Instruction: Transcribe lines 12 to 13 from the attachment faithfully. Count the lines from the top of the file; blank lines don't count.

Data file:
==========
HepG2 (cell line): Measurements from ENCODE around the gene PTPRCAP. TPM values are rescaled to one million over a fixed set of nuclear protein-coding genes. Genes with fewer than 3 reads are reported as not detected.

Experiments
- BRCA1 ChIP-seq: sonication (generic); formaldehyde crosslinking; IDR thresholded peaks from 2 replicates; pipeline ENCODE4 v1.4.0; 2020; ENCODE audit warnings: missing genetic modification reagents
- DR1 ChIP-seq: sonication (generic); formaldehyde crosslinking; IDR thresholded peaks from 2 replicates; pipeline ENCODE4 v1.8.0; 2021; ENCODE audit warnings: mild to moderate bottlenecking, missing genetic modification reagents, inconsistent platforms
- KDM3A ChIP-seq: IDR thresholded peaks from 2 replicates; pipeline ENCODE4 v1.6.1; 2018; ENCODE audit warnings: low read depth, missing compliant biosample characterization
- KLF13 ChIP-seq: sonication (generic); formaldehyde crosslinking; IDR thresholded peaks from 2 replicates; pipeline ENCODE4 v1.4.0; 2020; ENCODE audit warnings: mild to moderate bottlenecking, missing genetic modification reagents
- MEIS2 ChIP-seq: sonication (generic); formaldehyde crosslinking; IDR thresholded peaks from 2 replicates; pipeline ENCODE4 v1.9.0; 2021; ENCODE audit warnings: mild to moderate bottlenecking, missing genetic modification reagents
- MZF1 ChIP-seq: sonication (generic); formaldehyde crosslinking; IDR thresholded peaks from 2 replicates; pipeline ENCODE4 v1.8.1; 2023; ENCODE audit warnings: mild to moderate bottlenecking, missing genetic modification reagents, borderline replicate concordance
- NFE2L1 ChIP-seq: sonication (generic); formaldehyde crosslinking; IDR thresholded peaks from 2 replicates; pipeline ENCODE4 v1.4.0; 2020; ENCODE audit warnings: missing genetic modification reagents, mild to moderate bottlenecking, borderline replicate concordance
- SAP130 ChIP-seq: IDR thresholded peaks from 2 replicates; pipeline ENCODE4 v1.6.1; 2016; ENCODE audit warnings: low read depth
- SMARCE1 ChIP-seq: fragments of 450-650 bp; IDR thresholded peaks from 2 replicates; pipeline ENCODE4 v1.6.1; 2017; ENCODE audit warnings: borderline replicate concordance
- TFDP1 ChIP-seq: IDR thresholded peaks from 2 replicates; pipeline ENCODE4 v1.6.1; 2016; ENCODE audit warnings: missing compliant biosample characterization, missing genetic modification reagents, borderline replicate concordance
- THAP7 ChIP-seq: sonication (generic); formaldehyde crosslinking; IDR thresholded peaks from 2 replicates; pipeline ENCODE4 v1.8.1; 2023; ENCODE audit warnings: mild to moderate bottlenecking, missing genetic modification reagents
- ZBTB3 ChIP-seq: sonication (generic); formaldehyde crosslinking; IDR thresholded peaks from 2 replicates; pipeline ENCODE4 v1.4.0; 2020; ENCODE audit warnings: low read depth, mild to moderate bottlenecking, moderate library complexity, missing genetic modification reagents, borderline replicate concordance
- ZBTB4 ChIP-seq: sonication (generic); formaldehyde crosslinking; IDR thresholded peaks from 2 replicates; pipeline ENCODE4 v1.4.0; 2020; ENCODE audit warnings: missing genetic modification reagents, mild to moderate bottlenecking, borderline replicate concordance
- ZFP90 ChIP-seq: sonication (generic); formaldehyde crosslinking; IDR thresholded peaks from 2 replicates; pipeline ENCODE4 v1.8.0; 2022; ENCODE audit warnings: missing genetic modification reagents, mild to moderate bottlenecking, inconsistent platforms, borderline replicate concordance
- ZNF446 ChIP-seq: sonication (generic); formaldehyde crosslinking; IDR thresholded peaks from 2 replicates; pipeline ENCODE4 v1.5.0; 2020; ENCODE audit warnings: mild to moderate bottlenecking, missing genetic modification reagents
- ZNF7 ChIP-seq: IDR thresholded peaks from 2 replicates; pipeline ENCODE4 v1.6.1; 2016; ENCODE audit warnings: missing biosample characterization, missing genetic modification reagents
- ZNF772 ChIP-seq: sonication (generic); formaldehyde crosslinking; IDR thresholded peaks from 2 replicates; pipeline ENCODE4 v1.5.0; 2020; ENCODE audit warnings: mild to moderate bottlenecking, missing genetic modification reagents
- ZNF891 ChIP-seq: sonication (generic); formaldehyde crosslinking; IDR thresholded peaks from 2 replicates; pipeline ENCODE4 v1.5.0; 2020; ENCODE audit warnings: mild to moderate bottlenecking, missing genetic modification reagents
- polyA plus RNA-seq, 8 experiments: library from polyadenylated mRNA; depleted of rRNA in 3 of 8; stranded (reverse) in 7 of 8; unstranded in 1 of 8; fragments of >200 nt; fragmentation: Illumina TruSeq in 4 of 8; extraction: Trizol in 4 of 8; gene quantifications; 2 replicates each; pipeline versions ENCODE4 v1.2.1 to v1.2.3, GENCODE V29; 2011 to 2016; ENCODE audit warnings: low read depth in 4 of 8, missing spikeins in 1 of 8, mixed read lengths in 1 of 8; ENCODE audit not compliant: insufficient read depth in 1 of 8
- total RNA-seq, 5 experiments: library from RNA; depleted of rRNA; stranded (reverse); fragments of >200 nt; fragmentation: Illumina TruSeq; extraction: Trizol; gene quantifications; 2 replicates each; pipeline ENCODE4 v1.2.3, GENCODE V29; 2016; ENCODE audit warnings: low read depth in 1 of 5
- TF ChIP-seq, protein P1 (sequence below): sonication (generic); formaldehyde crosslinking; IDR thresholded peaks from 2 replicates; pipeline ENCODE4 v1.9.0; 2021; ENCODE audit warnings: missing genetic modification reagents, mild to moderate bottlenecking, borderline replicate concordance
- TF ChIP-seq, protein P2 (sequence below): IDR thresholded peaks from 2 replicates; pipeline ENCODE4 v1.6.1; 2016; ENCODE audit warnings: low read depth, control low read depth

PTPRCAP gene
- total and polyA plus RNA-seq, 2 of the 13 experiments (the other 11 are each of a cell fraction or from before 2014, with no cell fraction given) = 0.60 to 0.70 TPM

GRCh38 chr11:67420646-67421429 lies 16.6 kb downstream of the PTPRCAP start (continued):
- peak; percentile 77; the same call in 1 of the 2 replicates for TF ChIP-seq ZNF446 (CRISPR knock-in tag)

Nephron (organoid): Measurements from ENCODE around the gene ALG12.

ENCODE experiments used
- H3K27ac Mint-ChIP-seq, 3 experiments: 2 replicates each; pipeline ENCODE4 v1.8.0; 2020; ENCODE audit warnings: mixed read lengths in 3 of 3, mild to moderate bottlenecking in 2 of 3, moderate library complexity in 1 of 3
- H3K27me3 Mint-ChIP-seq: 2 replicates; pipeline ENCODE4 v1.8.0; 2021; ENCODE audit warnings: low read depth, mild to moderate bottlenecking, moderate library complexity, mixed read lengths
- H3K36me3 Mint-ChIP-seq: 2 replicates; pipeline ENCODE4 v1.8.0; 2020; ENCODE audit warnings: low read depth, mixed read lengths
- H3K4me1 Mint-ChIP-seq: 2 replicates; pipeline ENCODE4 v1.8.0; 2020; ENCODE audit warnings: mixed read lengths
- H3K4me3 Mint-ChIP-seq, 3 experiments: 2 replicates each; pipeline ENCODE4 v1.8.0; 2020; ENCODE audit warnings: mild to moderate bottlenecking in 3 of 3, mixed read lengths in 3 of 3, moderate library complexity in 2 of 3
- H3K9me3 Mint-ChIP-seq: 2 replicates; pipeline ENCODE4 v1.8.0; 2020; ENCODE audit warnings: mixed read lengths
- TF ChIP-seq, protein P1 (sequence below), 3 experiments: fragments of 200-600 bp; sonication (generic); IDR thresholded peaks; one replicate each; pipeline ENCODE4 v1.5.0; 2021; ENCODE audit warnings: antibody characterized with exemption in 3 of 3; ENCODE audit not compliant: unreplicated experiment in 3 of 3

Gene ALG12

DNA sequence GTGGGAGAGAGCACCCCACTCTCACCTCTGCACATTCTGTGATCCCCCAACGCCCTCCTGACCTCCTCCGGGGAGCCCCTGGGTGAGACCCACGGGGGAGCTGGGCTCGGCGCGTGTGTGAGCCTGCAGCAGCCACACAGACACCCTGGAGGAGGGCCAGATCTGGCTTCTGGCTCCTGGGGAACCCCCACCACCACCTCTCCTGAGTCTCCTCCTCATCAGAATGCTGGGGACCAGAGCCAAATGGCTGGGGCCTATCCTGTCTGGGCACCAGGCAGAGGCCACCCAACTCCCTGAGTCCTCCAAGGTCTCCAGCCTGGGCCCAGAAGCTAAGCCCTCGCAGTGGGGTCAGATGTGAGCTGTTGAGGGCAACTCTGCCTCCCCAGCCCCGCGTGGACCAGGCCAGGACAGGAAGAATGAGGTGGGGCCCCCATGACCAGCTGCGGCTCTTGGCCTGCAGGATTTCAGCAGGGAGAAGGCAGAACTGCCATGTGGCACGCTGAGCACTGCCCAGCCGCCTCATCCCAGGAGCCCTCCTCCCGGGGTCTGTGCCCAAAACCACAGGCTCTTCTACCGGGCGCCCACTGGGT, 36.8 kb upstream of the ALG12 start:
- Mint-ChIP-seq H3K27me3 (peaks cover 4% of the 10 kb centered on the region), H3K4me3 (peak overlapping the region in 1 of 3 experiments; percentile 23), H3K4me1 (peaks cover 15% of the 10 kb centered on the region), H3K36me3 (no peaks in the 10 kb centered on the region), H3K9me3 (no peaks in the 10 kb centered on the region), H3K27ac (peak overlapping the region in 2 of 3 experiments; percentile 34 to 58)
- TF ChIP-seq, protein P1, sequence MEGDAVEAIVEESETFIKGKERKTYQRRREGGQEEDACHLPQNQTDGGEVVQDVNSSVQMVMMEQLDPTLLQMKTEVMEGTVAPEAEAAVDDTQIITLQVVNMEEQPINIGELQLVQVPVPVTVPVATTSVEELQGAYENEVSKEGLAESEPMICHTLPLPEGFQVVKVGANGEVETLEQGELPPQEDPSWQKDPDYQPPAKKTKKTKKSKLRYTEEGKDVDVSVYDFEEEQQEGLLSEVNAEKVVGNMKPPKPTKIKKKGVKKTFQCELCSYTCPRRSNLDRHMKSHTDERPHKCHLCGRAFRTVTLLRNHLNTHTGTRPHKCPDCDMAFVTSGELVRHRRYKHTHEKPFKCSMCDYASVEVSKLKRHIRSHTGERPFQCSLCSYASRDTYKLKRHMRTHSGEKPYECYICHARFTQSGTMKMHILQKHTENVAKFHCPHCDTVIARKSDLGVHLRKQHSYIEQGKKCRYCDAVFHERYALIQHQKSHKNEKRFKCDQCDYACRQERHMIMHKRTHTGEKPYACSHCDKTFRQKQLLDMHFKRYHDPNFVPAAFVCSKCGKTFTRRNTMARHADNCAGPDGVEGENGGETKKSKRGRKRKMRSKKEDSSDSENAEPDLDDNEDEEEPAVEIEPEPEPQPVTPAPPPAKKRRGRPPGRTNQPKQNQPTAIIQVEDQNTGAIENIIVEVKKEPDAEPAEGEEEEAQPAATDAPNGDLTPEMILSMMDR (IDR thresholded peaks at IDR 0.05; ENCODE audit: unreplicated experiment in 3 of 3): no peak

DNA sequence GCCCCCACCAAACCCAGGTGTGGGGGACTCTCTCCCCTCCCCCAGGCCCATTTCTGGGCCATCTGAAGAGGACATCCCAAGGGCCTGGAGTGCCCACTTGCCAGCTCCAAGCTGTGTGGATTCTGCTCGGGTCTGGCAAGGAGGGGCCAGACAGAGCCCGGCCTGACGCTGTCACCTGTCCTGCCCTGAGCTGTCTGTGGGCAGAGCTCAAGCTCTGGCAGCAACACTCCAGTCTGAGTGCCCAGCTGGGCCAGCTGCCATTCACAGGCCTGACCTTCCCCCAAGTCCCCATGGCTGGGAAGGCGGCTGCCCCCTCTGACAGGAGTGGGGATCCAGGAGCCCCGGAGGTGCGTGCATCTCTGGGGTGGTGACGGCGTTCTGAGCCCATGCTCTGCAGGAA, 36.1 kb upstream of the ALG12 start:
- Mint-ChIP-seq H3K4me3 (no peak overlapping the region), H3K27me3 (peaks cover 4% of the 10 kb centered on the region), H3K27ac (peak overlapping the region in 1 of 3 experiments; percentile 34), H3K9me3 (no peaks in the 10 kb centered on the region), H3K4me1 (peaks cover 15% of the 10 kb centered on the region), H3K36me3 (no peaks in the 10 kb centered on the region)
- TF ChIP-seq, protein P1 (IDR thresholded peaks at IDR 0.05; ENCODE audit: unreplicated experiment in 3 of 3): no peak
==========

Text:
- TFDP1 ChIP-seq: IDR thresholded peaks from 2 replicates; pipeline ENCODE4 v1.6.1; 2016; ENCODE audit warnings: missing compliant biosample characterization, missing genetic modification reagents, borderline replicate concordance
- THAP7 ChIP-seq: sonication (generic); formaldehyde crosslinking; IDR thresholded peaks from 2 replicates; pipeline ENCODE4 v1.8.1; 2023; ENCODE audit warnings: mild to moderate bottlenecking, missing genetic modification reagents